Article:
Notable commissions include a large-scale installation for the internationally recognized band The Flaming Lips, a large-scale installation piece for NIKE, presented in the Shrine Auditorium for The KOBE X Blackout Experience, Bombay Sapphire, TOYOTA, and two installations for Viacom, one of which is at their headquarters in Times Square, featured by The New York Times and broadcast on national television on VH1’s Top 20 Countdown, The United States Embassy, and most recently a large-scale installation for Warner Brothers, Grammy Museum, Los Angeles, CA.

Her work has been featured by Architectural Digest, Artnet, Hi-Fructose Magazine, Juxtapoz Magazine, Graffiti Art Magazine, Arrestedmotion.com, ArtAttacks Online, Art & Science Journal, Inspir3d.com, Complex Art & Design Magazine, Chrome Yellow Magazine, Catapult Art Magazine, My Modern Met, and Beautiful Decay Magazine, among others.

What is the Artist Saying?

Crystal Wagner
My works, both micro and macro, dimensional and flat, explore the sensory deprivation associated with this new relationship between human beings and forms and structures found in the natural world.

Crystal Wagner

Artist/Visiting Assistant Professor at Texas A&M International University

“I am interested in the increasingly severe divide between human beings and the natural world. As people become more immersed in their modern landscapes and technologies, their relationship with the world outside of their cultivated spaces becomes more unfamiliar. David Abram's explains in his book, Spell of the Sensuous, that we are “Caught up in a mass of abstractions, our attentions hypnotized by a host of human-made technologies that reflect only us to ourselves.”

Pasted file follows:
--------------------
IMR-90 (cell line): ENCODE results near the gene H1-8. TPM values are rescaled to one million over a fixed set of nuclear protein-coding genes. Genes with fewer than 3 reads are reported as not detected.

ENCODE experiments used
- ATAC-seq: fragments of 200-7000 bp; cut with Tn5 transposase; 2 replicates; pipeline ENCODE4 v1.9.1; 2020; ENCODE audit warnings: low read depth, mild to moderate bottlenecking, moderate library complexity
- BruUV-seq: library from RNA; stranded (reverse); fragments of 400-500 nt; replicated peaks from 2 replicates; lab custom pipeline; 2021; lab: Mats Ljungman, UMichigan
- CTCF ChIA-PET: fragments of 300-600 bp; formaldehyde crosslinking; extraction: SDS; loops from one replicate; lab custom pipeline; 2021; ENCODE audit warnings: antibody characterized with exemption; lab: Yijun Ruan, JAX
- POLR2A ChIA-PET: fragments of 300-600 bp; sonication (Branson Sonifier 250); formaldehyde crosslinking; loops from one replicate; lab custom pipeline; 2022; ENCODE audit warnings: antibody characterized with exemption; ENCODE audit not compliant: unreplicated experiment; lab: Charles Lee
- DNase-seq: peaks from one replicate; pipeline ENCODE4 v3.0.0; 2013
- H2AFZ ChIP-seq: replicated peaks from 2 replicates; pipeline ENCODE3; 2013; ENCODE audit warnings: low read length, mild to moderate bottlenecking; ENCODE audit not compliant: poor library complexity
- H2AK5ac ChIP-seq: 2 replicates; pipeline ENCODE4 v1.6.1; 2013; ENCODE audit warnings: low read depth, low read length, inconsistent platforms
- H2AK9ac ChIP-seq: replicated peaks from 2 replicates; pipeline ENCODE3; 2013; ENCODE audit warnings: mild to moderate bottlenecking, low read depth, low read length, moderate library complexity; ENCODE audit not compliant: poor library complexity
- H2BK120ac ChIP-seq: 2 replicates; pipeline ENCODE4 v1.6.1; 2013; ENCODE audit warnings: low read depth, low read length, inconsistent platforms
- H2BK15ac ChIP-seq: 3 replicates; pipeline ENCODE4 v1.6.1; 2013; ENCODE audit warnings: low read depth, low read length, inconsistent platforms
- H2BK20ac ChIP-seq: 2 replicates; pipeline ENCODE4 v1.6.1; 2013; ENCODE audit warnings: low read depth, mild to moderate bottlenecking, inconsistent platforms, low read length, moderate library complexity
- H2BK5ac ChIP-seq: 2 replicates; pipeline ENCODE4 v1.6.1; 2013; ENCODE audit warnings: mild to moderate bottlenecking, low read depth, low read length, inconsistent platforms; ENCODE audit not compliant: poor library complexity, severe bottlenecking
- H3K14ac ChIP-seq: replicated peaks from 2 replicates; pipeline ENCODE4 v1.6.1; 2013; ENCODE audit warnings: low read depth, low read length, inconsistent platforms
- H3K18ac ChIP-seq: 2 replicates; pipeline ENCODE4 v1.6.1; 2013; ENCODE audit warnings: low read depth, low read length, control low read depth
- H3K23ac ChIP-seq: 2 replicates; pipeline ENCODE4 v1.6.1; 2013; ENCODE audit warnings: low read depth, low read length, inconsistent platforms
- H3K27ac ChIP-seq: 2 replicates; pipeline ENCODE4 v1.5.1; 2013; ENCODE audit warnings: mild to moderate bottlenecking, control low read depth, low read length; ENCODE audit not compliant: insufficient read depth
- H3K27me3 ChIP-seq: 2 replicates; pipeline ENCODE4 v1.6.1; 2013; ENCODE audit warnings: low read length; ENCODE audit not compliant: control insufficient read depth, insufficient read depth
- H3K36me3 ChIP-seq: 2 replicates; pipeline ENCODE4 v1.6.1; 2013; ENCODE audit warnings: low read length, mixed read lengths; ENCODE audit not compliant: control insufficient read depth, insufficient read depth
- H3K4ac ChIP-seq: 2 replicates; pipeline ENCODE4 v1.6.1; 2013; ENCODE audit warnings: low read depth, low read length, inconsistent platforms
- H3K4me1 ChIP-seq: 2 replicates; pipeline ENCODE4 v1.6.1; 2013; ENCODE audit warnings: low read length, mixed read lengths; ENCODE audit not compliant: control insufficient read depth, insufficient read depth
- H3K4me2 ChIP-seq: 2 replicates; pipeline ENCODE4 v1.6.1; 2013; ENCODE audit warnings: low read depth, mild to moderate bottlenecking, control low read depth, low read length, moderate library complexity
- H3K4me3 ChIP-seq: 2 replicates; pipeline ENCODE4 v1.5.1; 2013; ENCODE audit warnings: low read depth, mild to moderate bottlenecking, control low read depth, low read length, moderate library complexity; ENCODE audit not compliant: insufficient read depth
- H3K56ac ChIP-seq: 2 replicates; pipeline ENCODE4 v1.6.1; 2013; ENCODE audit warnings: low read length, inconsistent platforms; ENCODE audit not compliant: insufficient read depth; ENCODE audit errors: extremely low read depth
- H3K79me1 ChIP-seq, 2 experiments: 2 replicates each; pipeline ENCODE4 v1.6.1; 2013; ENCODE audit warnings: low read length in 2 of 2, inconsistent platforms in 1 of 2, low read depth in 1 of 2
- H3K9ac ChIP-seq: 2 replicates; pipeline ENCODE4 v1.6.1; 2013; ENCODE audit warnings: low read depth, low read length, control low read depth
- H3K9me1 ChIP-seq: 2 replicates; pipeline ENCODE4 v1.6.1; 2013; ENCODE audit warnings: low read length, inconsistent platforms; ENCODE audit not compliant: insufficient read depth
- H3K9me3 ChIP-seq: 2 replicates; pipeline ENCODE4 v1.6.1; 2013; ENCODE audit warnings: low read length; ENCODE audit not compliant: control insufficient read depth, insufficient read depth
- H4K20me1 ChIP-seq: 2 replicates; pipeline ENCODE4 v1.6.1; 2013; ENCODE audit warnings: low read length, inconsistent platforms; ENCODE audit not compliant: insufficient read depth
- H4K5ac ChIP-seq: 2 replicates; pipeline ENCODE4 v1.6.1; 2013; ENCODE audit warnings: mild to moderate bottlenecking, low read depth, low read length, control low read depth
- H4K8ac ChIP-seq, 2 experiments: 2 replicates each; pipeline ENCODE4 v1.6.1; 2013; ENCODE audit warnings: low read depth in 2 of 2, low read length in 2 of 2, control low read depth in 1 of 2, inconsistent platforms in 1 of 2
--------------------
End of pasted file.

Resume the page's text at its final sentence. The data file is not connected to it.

My works, both micro and macro, dimensional and flat, explore the sensory deprivation associated with this new relationship between human beings and forms and structures found in the natural world. The works respond to the disenchanted spaces and materials that people occupy daily as they move through the artifice of urban topology. Rooms, buildings, sidewalks, cars, and computers are just tiny elements of a greater landscape that people have cultivated to be their experience with the world they live in. The more immersed they become in this artificial landscape, both physically and psychologically, the more anomalous forms and structures found in nature appear, making nature more alien, more foreign, and more exotic.

My installations are hybrids between manufactured materials and organic forms and structures. These immersive worlds explore sculptural landscapes and environments created site-specifically with ripstop nylon or tablecloth in combination with hex netting. They are temporary 'happenings' that grow using architecture as the substrate. They explore the dialog between consumer culture, artifice, and what it feels like to walk through an environment.

I consider things like the parade floats, graffiti, plastic plants, and piñatas among others, as attempts human beings make to amplify their everyday spaces/objects in reaction to this sensory deprivation. I scrutinize and celebrate the plastic plant, painted bright green, as a stand-in for something living, and the neon streak as something beautiful. In both my large-scale works and my smaller paper sculptures, I pull from textures and shapes from seemingly otherworldly sources, but all the work I make is deeply rooted in the visual and sculptural ecological language of exotic flora, fauna, micro and macro-organisms and the rhizomatic growth that exists as the foundation for all living things.

As this sense of space and emphasis on the physical realm becomes supplanted with the binary, the unreal, and the synthetic, people’s familiarity and awareness of forms and structures found in nature both large and small are beginning to atrophy."

See the Artist's Work